A History Of Christian Doctrine
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The doctrine of the Trinity, considered the core of Christian theology by Trinitarians, is the result of continuous exploration by the church of the biblical data, thrashed out in debate and treatises, eventually formulated at the First Council of Nicaea in AD 325 in a way they believe is consistent with the biblical witness, and further refined in later councils and writings. The most widely recognized Biblical foundations for the doctrine's formulation are in the Gospel of John, which possess ideas that originate in Platonism and Greek philosophy.
Nontrinitarianism is any of several Christian beliefs that reject the Trinitarian doctrine that God is three distinct persons in one being. Modern nontrinitarian groups views differ widely on the nature of God, Jesus, and the Holy Spirit.
Urgent concerns with the uniformity of belief and practice have characterized Christianity from the outset. The New Testament itself speaks of the importance of maintaining orthodox doctrine and refuting heresies, showing the antiquity of the concern. The development of doctrine, the position of orthodoxy, and the relationship between the early Church and early heretical groups is a matter of academic debate. Some scholars, drawing upon distinctions between Jewish Christians, Gentile Christians, and other groups such as Gnostics, see Early Christianity as fragmented and with contemporaneous competing orthodoxies.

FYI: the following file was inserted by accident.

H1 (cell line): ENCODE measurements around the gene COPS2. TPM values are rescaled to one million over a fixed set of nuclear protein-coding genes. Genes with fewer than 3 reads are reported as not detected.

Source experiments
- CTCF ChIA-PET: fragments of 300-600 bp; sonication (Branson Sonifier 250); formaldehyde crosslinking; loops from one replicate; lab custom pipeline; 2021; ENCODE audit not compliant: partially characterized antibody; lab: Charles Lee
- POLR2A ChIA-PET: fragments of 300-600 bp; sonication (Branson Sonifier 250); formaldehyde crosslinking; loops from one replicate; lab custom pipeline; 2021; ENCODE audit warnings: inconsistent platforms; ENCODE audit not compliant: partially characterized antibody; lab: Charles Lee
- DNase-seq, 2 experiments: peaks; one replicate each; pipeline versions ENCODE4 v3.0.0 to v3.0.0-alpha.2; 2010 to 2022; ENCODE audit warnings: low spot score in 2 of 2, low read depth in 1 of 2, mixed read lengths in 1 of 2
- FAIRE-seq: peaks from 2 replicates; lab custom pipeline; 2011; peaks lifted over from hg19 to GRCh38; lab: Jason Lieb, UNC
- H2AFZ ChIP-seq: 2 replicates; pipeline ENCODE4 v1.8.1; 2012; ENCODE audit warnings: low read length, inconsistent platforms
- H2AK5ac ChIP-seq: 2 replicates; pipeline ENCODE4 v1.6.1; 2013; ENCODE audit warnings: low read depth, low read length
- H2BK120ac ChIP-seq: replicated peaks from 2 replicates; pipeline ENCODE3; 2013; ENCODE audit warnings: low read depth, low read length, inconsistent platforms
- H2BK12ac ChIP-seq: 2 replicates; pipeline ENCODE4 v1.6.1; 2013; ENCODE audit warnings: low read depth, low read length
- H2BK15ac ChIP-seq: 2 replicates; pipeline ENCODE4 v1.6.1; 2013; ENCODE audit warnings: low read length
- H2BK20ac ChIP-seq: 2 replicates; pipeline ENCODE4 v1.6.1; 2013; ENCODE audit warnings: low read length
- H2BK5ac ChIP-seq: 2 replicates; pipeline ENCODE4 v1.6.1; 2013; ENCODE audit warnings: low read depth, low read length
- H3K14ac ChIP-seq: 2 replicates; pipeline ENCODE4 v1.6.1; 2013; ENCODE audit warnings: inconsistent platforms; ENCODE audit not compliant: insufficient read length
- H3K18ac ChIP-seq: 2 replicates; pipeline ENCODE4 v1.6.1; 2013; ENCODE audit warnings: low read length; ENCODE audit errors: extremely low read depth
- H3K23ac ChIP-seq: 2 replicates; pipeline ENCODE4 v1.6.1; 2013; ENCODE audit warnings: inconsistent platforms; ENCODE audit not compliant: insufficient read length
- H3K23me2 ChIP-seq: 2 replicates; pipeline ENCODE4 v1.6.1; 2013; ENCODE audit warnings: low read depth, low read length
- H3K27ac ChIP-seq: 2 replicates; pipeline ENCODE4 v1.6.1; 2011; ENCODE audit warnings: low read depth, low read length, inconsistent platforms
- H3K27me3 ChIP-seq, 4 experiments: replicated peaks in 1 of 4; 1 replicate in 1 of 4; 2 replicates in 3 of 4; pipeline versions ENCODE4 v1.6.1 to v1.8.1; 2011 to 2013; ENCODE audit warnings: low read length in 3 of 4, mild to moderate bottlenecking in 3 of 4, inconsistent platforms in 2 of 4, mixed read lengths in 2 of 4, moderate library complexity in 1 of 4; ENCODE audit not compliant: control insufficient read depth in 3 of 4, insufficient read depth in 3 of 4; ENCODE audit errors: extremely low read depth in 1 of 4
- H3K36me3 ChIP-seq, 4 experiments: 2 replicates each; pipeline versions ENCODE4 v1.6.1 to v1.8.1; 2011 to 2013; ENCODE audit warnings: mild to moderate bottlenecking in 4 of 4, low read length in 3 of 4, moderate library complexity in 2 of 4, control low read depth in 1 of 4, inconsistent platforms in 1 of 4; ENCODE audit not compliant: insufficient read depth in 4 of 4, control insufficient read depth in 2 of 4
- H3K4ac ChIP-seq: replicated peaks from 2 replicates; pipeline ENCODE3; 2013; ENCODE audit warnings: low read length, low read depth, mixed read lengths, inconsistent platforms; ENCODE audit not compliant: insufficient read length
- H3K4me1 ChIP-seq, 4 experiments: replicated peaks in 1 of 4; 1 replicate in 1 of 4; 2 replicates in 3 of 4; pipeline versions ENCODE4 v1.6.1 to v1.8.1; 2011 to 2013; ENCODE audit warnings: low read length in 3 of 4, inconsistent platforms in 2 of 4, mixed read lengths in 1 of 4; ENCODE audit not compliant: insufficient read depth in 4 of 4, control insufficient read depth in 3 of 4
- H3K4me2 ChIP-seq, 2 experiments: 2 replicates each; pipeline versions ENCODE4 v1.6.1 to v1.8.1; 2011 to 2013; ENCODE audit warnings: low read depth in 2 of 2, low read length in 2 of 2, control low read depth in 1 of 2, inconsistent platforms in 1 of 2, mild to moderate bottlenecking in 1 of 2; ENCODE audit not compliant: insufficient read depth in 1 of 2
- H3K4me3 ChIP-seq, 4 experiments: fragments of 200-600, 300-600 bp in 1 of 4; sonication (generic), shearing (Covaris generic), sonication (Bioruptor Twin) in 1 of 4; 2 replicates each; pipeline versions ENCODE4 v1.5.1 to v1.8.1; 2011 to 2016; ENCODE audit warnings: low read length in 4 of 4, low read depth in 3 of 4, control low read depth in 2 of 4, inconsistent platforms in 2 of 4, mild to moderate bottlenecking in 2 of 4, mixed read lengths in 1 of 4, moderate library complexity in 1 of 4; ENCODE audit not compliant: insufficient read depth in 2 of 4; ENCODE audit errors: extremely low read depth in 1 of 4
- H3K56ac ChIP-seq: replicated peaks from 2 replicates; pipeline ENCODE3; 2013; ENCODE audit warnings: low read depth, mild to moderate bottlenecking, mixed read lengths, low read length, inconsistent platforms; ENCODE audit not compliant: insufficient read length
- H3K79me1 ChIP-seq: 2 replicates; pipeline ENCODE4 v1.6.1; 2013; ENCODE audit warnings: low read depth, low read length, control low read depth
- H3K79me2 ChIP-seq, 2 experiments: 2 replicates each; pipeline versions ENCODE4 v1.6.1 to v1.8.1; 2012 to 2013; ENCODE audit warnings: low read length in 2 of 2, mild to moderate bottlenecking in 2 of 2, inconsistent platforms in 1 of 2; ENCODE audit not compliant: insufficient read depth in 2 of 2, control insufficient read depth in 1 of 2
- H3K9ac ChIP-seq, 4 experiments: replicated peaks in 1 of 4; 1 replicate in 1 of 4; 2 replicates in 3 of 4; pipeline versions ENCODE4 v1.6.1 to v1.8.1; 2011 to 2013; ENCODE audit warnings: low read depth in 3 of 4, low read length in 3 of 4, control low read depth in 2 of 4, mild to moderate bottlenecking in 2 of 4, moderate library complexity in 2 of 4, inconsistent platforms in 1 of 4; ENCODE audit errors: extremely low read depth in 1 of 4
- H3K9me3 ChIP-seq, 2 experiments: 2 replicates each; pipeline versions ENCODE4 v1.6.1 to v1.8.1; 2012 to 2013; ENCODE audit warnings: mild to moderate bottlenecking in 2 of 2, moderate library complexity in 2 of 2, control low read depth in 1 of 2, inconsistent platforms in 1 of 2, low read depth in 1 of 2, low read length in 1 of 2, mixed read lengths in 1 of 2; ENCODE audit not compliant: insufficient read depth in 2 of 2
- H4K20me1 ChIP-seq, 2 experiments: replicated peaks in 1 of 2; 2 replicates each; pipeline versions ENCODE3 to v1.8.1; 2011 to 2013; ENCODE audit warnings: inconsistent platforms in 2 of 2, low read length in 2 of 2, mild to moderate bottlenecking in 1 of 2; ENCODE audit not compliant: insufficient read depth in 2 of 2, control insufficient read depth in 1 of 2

In the middle of the 2nd century, three groups of Christians adhered to a range of doctrines that divided the Christian communities of Rome: the teacher Marcion, the pentecostal outpourings of ecstatic Christian prophets of a continuing revelation, in a movement that was called "Montanism" because it had been initiated by Montanus and his female disciples, and the gnostic teachings of Valentinus. Early attacks upon alleged heresies formed the matter of Tertullian's Prescription Against Heretics (in 44 chapters, written from Rome), and of Irenaeus' Against Heresies (ca 180, in five volumes), written in Lyons after his return from a visit to Rome. The letters of Ignatius of Antioch and Polycarp of Smyrna to various churches warned against false teachers, and the Epistle of Barnabas, accepted by many Christians as part of Scripture in the 2nd century, warned about mixing Judaism with Christianity, as did other writers, leading to decisions reached in the first ecumenical council, which was convoked by the Emperor Constantine at Nicaea in 325, in response to further disruptive polemical controversy within the Christian community, in that case Arian disputes over the nature of the Trinity.
The Renaissance yielded scholars the ability to read the scriptures in their original languages and this in part stimulated the Reformation. Martin Luther, a Doctor in Bible at the University of Wittenburg, began to teach that salvation is a gift of God's grace, attainable only through faith in Jesus, who in humility paid for sin. "This one and firm rock, which we call the doctrine of justification", insisted Martin Luther, "is the chief article of the whole Christian doctrine, which comprehends the understanding of all godliness." Along with the doctrine of justification, the Reformation promoted a higher view of the Bible. As Martin Luther said, "The true rule is this: God's Word shall establish articles of faith, and no one else, not even an angel can do so." These two ideas in turn promoted the concept of the priesthood of all believers. Other important reformers were John Calvin, Huldrych Zwingli, Philipp Melanchthon, Martin Bucer and the Anabaptists. Their theology was modified by successors such as Theodore Beza, the English Puritans and Francis Turretin.
The 95 Theses were quickly translated from Latin into German, printed, and widely copied, making the controversy one of the first in history to be aided by the printing press. Within two weeks, the theses had spread throughout Germany; within two months throughou